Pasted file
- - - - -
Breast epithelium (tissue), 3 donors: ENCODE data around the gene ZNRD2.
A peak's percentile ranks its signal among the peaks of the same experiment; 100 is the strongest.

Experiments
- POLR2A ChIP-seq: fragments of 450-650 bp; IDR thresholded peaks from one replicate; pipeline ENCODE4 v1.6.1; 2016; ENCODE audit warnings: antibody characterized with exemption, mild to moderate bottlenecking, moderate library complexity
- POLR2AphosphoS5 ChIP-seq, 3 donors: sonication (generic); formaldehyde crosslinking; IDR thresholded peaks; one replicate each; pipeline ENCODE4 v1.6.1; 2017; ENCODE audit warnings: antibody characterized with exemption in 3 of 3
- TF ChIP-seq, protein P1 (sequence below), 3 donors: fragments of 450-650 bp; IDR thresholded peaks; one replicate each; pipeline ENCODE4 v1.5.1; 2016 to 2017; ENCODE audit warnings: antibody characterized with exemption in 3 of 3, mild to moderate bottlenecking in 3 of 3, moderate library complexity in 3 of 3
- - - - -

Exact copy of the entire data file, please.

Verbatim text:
Breast epithelium (tissue), 3 donors: ENCODE data around the gene ZNRD2.
A peak's percentile ranks its signal among the peaks of the same experiment; 100 is the strongest.

Experiments
- POLR2A ChIP-seq: fragments of 450-650 bp; IDR thresholded peaks from one replicate; pipeline ENCODE4 v1.6.1; 2016; ENCODE audit warnings: antibody characterized with exemption, mild to moderate bottlenecking, moderate library complexity
- POLR2AphosphoS5 ChIP-seq, 3 donors: sonication (generic); formaldehyde crosslinking; IDR thresholded peaks; one replicate each; pipeline ENCODE4 v1.6.1; 2017; ENCODE audit warnings: antibody characterized with exemption in 3 of 3
- TF ChIP-seq, protein P1 (sequence below), 3 donors: fragments of 450-650 bp; IDR thresholded peaks; one replicate each; pipeline ENCODE4 v1.5.1; 2016 to 2017; ENCODE audit warnings: antibody characterized with exemption in 3 of 3, mild to moderate bottlenecking in 3 of 3, moderate library complexity in 3 of 3